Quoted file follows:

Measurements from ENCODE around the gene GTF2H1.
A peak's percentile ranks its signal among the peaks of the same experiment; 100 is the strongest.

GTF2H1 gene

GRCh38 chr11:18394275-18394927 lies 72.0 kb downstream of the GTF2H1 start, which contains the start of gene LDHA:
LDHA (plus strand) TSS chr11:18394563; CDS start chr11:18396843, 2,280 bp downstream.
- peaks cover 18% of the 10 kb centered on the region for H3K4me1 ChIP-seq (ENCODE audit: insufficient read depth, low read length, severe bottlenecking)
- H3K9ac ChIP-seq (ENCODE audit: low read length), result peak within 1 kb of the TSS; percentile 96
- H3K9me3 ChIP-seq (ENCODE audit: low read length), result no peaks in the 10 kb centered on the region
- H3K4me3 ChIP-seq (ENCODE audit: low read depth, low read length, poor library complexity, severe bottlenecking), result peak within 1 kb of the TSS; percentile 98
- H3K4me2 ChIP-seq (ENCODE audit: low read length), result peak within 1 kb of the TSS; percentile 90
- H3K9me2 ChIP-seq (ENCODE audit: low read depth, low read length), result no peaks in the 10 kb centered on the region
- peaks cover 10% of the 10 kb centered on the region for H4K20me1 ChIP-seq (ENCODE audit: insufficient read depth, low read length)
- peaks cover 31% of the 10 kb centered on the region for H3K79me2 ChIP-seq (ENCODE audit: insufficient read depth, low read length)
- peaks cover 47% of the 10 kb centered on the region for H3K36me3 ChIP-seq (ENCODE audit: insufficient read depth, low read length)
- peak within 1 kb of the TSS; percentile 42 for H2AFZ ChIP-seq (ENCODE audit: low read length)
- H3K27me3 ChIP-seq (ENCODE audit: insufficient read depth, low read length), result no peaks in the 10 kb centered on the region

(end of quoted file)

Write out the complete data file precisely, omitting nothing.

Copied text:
Measurements from ENCODE around the gene GTF2H1.
A peak's percentile ranks its signal among the peaks of the same experiment; 100 is the strongest.

GTF2H1 gene

GRCh38 chr11:18394275-18394927 lies 72.0 kb downstream of the GTF2H1 start, which contains the start of gene LDHA:
LDHA (plus strand) TSS chr11:18394563; CDS start chr11:18396843, 2,280 bp downstream.
- peaks cover 18% of the 10 kb centered on the region for H3K4me1 ChIP-seq (ENCODE audit: insufficient read depth, low read length, severe bottlenecking)
- H3K9ac ChIP-seq (ENCODE audit: low read length), result peak within 1 kb of the TSS; percentile 96
- H3K9me3 ChIP-seq (ENCODE audit: low read length), result no peaks in the 10 kb centered on the region
- H3K4me3 ChIP-seq (ENCODE audit: low read depth, low read length, poor library complexity, severe bottlenecking), result peak within 1 kb of the TSS; percentile 98
- H3K4me2 ChIP-seq (ENCODE audit: low read length), result peak within 1 kb of the TSS; percentile 90
- H3K9me2 ChIP-seq (ENCODE audit: low read depth, low read length), result no peaks in the 10 kb centered on the region
- peaks cover 10% of the 10 kb centered on the region for H4K20me1 ChIP-seq (ENCODE audit: insufficient read depth, low read length)
- peaks cover 31% of the 10 kb centered on the region for H3K79me2 ChIP-seq (ENCODE audit: insufficient read depth, low read length)
- peaks cover 47% of the 10 kb centered on the region for H3K36me3 ChIP-seq (ENCODE audit: insufficient read depth, low read length)
- peak within 1 kb of the TSS; percentile 42 for H2AFZ ChIP-seq (ENCODE audit: low read length)
- H3K27me3 ChIP-seq (ENCODE audit: insufficient read depth, low read length), result no peaks in the 10 kb centered on the region